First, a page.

Chapter 3 – Ancient India Part 4

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The Mauryan contribution to art and architecture was significant. Ashoka is known to have built 84,000 stupas to commemorate various events of Buddha’s life.

Art and Architecture: Mauryan Beginnings

  • Ashokan edicts were inscribed on stone pillars that were of single columns of polished sandstone and had capitals on their top. The best preserved of all Ashokan edicts stands at Lauriya Nandangardh (Bihar).

  • The thirty-two feet tall column has an almost fifty ton seated lion capital placed on its, top an engineering feat worth admiring.

  • The bull capital from Rampura is also another fine example of Mauryan sculpture.

Image of Mauryan Architecture

Image of Mauryan Architecture

Image of Mauryan Architecture

  • The most famous capital is the one at Sarnath, which shows four lions and the Dharma chakra.

  • Another noteworthy aspect of Mauryan architecture is the rock cut caves. The Lomash Rishi and the Sudama caves are examples of such architecture. These caves cut from solid rock were provided by Ashoka for non-Buddhist monks.

  • These caves marked the beginning of the rock cut architecture which was patronised by later rulers too. His rock edicts were inscribed in the local language and the local script.

Post- Mauryan Cultural Developments

  • The Greeks, Shakas, Parthians and Kushanas were foreigners, they were slowly absorbed into the local population. Since they were warriors, the law givers assigned them the status of Kshatriyas.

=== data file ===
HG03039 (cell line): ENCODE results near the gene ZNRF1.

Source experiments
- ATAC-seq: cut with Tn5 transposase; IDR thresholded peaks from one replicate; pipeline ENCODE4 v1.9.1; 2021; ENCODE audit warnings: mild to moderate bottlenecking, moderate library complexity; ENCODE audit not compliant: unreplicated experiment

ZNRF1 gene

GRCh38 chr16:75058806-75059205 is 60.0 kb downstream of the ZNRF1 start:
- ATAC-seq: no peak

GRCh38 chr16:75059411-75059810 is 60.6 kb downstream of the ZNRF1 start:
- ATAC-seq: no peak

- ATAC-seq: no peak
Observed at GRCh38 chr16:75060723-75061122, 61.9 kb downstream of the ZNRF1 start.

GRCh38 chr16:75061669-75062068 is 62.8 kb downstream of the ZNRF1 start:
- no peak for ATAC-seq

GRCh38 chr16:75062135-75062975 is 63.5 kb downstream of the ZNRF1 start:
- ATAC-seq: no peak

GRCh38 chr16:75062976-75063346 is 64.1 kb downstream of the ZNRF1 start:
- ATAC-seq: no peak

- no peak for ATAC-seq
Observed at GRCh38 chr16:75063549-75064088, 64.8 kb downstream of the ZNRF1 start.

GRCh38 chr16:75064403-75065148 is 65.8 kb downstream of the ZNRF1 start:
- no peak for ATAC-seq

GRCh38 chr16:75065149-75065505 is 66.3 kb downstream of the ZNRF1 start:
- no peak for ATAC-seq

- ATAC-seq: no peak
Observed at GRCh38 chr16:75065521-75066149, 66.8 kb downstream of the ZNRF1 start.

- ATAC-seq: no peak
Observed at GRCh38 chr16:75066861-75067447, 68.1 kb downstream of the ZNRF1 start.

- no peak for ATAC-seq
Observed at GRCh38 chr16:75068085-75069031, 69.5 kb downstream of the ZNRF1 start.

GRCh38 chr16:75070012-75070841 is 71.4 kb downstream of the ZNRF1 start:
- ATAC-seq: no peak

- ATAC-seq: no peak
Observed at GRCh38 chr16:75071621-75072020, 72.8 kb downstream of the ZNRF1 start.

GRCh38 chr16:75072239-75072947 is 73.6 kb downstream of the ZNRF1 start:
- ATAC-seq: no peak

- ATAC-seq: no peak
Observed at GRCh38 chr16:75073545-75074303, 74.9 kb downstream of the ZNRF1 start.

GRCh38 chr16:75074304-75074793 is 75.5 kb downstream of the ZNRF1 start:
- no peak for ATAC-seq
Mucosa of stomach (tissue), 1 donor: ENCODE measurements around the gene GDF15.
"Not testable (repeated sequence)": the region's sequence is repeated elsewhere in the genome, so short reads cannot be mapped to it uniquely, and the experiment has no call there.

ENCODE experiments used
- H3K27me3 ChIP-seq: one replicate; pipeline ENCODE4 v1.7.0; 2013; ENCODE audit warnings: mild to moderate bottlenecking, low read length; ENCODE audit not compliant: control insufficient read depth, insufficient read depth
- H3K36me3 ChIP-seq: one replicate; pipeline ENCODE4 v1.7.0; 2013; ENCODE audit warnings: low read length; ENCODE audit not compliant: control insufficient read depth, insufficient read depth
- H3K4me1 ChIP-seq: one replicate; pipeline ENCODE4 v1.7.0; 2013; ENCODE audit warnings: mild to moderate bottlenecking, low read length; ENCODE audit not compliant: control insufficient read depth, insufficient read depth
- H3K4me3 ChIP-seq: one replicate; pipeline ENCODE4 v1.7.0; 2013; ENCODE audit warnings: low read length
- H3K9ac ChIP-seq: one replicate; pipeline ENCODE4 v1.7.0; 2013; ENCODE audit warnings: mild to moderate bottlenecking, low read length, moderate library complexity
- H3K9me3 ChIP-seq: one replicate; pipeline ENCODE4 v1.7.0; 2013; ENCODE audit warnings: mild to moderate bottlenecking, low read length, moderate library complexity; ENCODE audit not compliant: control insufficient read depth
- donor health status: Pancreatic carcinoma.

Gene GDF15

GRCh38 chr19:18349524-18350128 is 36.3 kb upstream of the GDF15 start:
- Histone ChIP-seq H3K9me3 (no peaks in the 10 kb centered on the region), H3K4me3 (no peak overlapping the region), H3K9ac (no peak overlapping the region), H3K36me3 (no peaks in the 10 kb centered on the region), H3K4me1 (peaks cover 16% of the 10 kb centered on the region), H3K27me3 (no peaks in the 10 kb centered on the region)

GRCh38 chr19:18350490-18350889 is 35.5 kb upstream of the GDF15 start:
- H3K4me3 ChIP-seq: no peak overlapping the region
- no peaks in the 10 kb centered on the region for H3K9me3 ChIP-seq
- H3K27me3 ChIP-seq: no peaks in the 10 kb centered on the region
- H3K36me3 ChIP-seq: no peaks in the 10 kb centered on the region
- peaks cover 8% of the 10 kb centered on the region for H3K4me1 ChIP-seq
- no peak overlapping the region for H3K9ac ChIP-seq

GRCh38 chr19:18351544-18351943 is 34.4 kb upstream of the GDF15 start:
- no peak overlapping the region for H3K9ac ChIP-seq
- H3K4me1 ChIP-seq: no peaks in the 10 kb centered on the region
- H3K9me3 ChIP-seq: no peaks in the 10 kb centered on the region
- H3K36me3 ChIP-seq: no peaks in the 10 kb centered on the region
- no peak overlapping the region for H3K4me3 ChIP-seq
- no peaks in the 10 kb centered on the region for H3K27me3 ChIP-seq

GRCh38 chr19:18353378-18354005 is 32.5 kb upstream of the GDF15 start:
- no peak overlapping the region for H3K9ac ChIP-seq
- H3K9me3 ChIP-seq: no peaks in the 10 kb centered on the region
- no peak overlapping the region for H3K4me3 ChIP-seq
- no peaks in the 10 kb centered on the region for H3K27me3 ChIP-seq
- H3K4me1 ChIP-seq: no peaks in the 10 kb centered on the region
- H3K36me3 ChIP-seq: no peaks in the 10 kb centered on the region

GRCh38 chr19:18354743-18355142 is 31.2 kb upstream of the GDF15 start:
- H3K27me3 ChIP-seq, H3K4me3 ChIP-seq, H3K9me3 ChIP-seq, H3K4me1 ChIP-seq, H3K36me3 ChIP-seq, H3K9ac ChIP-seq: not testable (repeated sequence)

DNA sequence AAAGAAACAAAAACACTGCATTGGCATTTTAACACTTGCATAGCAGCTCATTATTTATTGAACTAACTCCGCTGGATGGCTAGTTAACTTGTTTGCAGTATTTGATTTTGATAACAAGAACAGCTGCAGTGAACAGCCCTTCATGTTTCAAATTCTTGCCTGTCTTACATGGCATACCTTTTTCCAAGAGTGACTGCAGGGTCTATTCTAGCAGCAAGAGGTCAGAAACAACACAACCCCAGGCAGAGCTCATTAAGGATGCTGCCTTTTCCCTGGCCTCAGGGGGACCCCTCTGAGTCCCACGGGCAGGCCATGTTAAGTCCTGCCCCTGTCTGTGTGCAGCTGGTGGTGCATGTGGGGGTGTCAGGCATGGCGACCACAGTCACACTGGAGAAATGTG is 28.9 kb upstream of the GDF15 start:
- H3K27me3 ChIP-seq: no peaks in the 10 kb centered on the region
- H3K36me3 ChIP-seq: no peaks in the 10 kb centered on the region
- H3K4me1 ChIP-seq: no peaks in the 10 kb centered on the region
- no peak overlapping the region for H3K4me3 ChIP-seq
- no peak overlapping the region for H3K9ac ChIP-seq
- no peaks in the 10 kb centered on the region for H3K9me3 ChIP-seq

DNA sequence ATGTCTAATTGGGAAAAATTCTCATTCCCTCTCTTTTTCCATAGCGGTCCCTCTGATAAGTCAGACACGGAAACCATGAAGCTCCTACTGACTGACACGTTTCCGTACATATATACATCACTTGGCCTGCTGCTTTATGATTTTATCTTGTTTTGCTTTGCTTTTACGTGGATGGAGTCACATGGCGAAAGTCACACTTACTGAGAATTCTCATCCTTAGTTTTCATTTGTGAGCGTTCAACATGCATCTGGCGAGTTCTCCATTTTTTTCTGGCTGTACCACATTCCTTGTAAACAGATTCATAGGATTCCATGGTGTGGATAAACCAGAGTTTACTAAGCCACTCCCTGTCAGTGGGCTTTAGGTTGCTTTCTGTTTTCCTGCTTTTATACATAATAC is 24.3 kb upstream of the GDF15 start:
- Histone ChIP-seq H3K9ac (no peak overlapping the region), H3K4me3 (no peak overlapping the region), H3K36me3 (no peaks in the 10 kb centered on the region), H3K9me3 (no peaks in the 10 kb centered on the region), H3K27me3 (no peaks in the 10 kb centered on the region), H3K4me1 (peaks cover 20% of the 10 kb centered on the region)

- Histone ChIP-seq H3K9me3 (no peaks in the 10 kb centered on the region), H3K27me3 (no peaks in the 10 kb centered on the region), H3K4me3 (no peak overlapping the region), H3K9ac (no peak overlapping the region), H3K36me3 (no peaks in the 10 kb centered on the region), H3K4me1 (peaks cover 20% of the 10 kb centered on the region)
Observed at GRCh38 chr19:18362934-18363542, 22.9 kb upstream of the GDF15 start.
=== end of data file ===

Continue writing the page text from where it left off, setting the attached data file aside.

• It should be noted that such a large scale assimilation of foreigners into the Indian society took place only in the post-Mauryan times.

  • Profound changes took place in the economic and political life and vital developments in different aspects of cultural life of our country.

  • There was a significant advancement in foreign trade both by land and by sea, besides emergence of various crafts.

  • The interaction among different foreign ethnic groups and the Indians played an important role in their choice or the other Indian religions.

  • Some foreign rulers also turned to Buddhism, as this did not create the problems of fitting into the caste system.

Cultural Development During the Gupta Period

  • The last phase of ancient Indian history starts in early fourth century A.D. and ends in about the 8th A.D.

  • The Guptas built a strong and powerful kingdom and under the political unity and state patronage that was provided by them, cultural activities increased manifold.

  • This art mainly depicted the Buddha or Buddhist thought. But during the Gupta period art became more creative and Hindu gods and goddesses also came to be portrayed.

  • The artistic achievement of the age is exhibited in the delicate workmanship and the variety of designs shown in different kinds of Gupta coins.

  • The general scheme that was followed was to exhibit the portrait of the king on one side of the coin or an appropriate goddess with her associated symbols on the other side.

  • Examples of the Gupta art can be seen at the dashavatara temple at Deogarh and the cave temples in Udaigiri hills.

  • The most famous examples of Gupta art that still remain are the numerous seated and standing images of Buddha from Sarnath.

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